This semester, I am taking a fiction workshop and I have officially delved into the genre. I’m making shit up left and right – and it feels great!

Well, it felt great at first. And then I had a freak out. I’m not a fiction writer, I’m a memoirist! What will I do! I need to choose one for my thesis and quick! I found myself talking in “should” – I should do my thesis in creative nonfiction because of x,y, and z. I decided to call up a previous graduate from my program, Melissa Carroll. She was a nonfiction student who dabbled in poetry and fiction with much success (she also published this lovely anthology about yoga!). She said for her it wasn’t a hard choice to stay with nonfiction, but she could hear in my voice where my heart lay: fiction.

“It doesn’t mean that all you can ever write is fiction forever and ever. After graduate school, you’re just a creative writer, plain and simple.” This made me feel better. I don't want to be pigeon-holed into one genre! “But listen," she continued. “You’re going to be living-eating-sleeping with this thesis for the next two years. So you better have a massive crush on it.”

My fiction affair turns out to be a good thing! I’m still getting used to the idea of defecting to the fiction camp, but hopefully, my writing career will be long and full of forays into all the genres! Most of the modern writers I love have their pens in all the pots…. But more on genre-crossing another time!

In other news, I am having a second [not-so-secret] secret love affair. 
With a kitten named Rumi.

"You didn't need your desk, did you?"
"I like books, too"

Tuesday, September 8, 2015

The Reverent Art of Teaching

General duties of a student: pull everything out of your teacher. 
Pull everything out of your fellow students.

General duties of a teacher: pull everything out of your students.

As you may have heard (I’ve been shouting it from the mountaintops), I’m teaching creative writing this semester. The class I’m teaching is an overview of the genres and a chance for undergrads to dip their toes into the endless well that is “creative writing.” Two weeks in and I am brimming with gratitude, happiness, and a bit of apprehension, too.

First of all, it’s a huge honor to be teaching creative writing as a graduate student. I recognize that not many MFA students have this opportunity and I am definitely going to try my best to do right by my students. It’s a far cry from teaching composition, where I was handed a syllabus, content, and projects to fulfill. I was grateful for the hand-holding, though, since I had little experience with the topic before teaching it. Now, it is up to me to write the syllabus, provide readings, plan assignments and decide on a grading rubric. No biggie, right?

Thankfully, I have the good fortune of taking a creative writing practicum in conjunction with teaching my class. This means that I get to bounce ideas off my classmates on a weekly basis (who are also teaching creative writing for the first time) and learn different ways to foster a creative environment for my students to grow, explore, and flourish. Did I mention that one of the most wonderful professors I’ve ever had is teaching it? So very exciting. On a less exciting note, all of us teachers will be filmed twice this semester for learning purposes. My professors says that athletes figured out a long time ago that studying footage of their games helps them get better, so why not writing teachers?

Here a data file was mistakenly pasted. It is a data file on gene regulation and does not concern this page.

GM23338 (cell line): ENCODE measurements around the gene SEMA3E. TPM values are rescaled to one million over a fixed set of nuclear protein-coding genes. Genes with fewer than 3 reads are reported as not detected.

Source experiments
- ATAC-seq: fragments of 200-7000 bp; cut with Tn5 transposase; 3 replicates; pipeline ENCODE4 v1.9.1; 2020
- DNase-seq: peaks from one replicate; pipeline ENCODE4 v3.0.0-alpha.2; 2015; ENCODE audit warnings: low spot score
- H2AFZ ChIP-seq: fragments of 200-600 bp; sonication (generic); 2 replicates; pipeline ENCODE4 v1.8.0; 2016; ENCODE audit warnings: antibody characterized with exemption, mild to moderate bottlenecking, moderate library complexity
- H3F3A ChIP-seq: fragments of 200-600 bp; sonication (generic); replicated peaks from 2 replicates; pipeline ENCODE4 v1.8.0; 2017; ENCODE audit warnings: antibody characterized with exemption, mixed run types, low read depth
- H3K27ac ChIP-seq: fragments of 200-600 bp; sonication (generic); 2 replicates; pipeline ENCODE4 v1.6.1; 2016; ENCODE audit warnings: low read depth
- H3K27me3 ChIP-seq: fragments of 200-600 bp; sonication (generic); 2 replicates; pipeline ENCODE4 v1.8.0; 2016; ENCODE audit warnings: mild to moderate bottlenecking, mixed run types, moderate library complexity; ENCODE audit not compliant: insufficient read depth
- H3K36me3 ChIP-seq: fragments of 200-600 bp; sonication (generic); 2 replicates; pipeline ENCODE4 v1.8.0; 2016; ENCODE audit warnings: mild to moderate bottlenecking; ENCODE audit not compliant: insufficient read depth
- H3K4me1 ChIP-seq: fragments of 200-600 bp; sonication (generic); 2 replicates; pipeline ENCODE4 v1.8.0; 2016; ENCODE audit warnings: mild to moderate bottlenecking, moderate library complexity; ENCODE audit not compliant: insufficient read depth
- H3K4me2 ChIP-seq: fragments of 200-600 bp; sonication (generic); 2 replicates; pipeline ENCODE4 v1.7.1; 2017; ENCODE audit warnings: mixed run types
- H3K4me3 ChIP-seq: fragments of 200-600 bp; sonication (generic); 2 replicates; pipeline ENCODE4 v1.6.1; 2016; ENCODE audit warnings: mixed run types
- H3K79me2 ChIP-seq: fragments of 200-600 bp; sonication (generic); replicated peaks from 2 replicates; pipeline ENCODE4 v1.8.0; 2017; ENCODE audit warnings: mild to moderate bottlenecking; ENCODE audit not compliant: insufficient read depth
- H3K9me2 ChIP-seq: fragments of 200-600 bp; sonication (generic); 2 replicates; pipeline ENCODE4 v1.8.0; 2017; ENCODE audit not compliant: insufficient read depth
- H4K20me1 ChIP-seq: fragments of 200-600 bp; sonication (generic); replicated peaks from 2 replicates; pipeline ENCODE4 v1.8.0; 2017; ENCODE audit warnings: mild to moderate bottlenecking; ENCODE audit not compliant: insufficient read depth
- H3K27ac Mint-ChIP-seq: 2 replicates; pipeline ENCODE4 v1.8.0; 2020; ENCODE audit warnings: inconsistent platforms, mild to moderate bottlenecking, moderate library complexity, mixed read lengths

And then, there’s the part about actually being in the classroom, reading and writing alongside some pretty special students. My practicum professor says we must always approach the students with reverence. This hit home for me last Tuesday when they turned in their first piece of creative writing. Sitting at my desk at home, reading through the essays and poems, I was struck by the sheer bravery of my students. Creating by definition means making something that did not exist before. Therefore, being creative means you must accept the unknown and give in to the process. Tapping into this part of yourself requires a willingness to be vulnerable, which is not always an easy thing to do.

I was moved to read my students’ work. It is clear that they put time and effort into their writing, and their creative courage blew me away.  But also, I am honored to be given this role as educator to cultivate and nourish their beautiful creative spirit. I recognize now what a super special position I’m in to bear witness to creativity, and I also recognize that with this gift comes responsibility.
As I delve deeper into the creative process, I am beginning to understand it as a marriage between mystery and discipline. One must be brave enough to jump into the unknown, but also wise enough to trust the free-fall.